3)Do you really want to have to sign up to all these places? Sure its ok for family and friends but for business purposes?
4) these places are not private nor professional.
5) Companies and businesses also can join under 1 tel. Some run city directories, hotel directories, bar directories. with telnic search you can find all you need while out and about either in your local city or on vacation without having to go all over the web and fickle search engines that show results based on their ratings.
6) If a main website is down this is a perfect backup for contact info.
7) Some sites contact info is so chaotic and put under certain sections, have a clear contact directory is so much more efficient.
8) Other info can be stored there or a link directing to info. IE: Links to an idividual’s profiles, Facebook, Twitter, Myspace, SteamPowered, EA, Second Life, other game and social profiles, Deviant Art, ArtZone, Elfwood, other places where that person has work examples or portfolio.
All in all? One stop shop and easy way to gather ones info.
All have all my info under a sub domain of a tel and one is a link to my Store on xstreetsl and yes I do get traffic through there.
@KilynnTor — hmm, you try to “sell” the idea of TEL domain being superior over “other” tools such as Facebook?
Not a good idea.
First, I am owner of almost 200 TEL domains, and I have so far the most sophisticated software for management of TEL domains, TEL advertising and other features. I am programmer and I know TEL domains very well. Personally I have use for them, but as a matter of fact, it was a mistake, as I could register bunch of .INFO domains and have 1000% more of the benefits than I get from the very limited TEL domain.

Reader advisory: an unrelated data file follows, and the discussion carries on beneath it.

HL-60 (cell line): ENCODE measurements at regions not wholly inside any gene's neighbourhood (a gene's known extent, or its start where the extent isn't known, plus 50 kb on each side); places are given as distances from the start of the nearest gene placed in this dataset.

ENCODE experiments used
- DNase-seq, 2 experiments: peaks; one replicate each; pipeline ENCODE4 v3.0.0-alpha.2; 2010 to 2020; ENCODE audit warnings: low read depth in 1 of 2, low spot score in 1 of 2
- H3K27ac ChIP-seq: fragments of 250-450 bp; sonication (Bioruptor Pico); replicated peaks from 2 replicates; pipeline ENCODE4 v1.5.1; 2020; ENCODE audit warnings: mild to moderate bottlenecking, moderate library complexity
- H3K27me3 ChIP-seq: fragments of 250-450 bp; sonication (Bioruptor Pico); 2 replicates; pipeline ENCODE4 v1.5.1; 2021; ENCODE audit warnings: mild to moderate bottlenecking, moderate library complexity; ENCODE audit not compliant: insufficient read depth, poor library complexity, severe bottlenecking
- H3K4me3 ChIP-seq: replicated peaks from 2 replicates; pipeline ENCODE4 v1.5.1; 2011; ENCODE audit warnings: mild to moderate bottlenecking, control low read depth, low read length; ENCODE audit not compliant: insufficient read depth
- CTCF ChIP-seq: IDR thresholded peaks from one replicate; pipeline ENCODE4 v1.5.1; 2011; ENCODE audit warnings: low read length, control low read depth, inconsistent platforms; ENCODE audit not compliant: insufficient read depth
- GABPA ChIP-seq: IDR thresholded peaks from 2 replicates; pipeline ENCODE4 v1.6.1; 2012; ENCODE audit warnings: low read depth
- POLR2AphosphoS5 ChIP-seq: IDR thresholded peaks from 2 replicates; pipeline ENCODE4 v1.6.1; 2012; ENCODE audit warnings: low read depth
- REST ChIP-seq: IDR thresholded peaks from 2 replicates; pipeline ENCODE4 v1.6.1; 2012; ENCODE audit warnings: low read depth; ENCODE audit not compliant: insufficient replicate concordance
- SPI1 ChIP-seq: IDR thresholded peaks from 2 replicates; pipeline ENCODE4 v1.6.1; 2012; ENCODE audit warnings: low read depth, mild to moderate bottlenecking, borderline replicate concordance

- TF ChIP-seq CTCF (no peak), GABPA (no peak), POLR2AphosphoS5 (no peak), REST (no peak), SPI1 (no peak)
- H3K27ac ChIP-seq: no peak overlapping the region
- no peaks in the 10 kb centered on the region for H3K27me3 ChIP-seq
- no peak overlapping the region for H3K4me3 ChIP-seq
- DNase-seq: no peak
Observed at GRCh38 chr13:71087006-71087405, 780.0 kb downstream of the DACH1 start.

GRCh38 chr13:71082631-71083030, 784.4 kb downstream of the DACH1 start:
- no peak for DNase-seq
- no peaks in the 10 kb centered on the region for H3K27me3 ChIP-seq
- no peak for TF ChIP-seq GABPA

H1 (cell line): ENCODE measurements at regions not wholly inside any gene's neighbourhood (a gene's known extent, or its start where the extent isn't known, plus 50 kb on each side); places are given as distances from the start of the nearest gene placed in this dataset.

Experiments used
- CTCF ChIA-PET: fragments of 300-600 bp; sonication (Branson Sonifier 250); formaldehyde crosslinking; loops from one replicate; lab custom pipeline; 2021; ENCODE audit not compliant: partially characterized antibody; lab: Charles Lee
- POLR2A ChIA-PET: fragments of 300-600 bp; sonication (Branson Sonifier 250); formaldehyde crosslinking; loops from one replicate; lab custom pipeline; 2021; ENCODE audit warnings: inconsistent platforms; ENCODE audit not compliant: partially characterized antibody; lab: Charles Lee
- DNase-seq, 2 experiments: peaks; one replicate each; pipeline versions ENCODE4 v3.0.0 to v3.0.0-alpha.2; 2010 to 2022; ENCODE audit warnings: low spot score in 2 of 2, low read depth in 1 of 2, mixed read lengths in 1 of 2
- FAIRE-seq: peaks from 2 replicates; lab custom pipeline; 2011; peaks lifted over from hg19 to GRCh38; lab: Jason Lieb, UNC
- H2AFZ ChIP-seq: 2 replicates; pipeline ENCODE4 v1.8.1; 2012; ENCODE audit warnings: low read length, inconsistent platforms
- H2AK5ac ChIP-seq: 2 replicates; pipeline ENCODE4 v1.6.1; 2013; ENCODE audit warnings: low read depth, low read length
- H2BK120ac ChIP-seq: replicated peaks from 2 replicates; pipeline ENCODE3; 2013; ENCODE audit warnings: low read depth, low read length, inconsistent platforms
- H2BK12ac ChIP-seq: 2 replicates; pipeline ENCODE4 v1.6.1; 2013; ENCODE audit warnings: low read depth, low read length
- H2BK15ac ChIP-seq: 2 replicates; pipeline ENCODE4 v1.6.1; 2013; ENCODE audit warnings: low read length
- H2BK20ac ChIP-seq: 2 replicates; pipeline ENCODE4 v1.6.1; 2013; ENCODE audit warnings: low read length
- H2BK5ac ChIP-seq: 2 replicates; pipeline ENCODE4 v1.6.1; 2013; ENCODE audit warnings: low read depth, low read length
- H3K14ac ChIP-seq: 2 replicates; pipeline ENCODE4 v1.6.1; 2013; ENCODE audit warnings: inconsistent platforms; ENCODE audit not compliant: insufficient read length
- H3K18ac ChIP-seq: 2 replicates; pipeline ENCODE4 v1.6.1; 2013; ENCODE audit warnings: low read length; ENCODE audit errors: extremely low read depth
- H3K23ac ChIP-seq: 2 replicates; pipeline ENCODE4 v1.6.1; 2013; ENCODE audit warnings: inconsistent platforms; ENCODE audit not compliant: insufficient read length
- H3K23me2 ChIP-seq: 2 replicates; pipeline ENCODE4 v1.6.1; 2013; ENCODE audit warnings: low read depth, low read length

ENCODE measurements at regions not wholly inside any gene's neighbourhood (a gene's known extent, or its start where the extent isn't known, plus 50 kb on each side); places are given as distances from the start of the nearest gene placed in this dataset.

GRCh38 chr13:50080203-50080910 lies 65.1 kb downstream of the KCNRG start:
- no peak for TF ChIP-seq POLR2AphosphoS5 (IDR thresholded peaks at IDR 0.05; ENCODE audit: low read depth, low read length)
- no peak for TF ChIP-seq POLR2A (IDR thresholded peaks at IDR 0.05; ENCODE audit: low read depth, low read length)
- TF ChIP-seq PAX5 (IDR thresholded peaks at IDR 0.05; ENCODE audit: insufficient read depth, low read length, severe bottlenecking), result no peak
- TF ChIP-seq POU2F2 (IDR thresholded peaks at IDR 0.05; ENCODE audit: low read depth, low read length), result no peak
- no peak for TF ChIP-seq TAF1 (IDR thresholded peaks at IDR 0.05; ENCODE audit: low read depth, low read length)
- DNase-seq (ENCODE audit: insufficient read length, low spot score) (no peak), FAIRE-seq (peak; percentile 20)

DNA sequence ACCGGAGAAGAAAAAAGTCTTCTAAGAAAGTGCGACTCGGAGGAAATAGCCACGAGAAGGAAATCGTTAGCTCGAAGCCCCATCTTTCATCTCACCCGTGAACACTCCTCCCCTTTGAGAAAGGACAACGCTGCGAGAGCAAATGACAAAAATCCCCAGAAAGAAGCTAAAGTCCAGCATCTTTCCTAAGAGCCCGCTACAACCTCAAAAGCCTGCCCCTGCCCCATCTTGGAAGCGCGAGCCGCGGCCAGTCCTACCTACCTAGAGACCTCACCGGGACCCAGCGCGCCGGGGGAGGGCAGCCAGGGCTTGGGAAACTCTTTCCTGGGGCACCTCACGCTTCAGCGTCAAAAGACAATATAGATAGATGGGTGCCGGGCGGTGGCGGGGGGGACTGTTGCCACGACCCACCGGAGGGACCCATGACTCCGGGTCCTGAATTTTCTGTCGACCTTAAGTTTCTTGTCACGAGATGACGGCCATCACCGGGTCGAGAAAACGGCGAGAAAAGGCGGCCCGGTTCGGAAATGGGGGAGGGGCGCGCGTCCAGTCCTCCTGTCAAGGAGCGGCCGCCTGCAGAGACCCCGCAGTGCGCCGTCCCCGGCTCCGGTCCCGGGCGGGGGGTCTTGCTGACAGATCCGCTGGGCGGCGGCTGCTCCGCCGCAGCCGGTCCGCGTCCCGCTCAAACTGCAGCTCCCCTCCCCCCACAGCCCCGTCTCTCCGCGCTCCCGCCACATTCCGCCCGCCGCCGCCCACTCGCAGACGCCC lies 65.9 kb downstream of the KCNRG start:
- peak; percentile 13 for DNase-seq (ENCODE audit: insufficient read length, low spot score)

Your statement comparing TEL domains to communities such as Facebook is bullshit.
Try finding your long time not seen friends on TEL domain, and try finding them on Facebook.
You should not compare 200,000 TEL domains owned by maybe ONE QUARTER of that number, maybe 50,000 TEL domain owners, to the Facebook, having millions of users. It is not comparable. Not yet. Not now. Not in 10 years.
TEL is the WORST idea ever invented in TLD business.
It does not even work on the mobile phone as it should. It shows just some ugly page. Someone was working to have it ugly.
Don’t try to delude people. TEL is usable, but .INFO is usable as well. MOBI, COM and NET and even .COM.PA is usable.
TEL offers to people basic Internet presence. We cannot speak of “mobile” presence, because their marketing is simply wrong and false.
Even Google Site looks pretty well on mobile phone in comparison to TEL domain.
Mike Seaton says
ICANN is now considering whether Telnic should be allowed a renewal of the .TEL Registry – for public comments see https://forum.icann.org/lists/comments-tel-renewal-04aug16